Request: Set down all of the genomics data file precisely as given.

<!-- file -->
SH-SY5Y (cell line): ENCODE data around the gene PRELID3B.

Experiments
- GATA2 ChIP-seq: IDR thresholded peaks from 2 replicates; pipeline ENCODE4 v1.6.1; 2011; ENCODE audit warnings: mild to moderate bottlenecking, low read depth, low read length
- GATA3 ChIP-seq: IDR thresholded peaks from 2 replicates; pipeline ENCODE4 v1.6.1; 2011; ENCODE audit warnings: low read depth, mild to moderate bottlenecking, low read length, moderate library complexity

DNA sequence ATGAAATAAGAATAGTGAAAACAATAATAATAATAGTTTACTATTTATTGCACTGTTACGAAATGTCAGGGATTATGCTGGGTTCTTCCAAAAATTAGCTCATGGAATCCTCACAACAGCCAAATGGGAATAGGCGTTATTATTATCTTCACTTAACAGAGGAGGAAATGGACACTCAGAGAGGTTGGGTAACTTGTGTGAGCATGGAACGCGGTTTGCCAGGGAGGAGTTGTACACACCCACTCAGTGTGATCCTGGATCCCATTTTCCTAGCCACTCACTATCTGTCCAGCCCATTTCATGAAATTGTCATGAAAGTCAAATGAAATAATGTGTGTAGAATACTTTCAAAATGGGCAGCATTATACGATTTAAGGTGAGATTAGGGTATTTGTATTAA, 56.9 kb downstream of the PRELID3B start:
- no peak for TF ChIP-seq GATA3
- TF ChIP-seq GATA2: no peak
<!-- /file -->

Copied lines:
SH-SY5Y (cell line): ENCODE data around the gene PRELID3B.

Experiments
- GATA2 ChIP-seq: IDR thresholded peaks from 2 replicates; pipeline ENCODE4 v1.6.1; 2011; ENCODE audit warnings: mild to moderate bottlenecking, low read depth, low read length
- GATA3 ChIP-seq: IDR thresholded peaks from 2 replicates; pipeline ENCODE4 v1.6.1; 2011; ENCODE audit warnings: low read depth, mild to moderate bottlenecking, low read length, moderate library complexity

DNA sequence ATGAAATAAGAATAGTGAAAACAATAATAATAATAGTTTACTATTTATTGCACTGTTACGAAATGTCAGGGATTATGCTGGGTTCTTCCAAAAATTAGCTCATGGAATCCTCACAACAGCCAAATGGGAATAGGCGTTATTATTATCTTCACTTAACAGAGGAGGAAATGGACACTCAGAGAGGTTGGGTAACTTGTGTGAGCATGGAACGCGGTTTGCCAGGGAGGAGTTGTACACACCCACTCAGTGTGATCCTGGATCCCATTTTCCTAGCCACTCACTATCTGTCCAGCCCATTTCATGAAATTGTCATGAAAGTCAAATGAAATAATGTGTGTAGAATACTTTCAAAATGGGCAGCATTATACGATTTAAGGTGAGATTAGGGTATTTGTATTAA, 56.9 kb downstream of the PRELID3B start:
- no peak for TF ChIP-seq GATA3
- TF ChIP-seq GATA2: no peak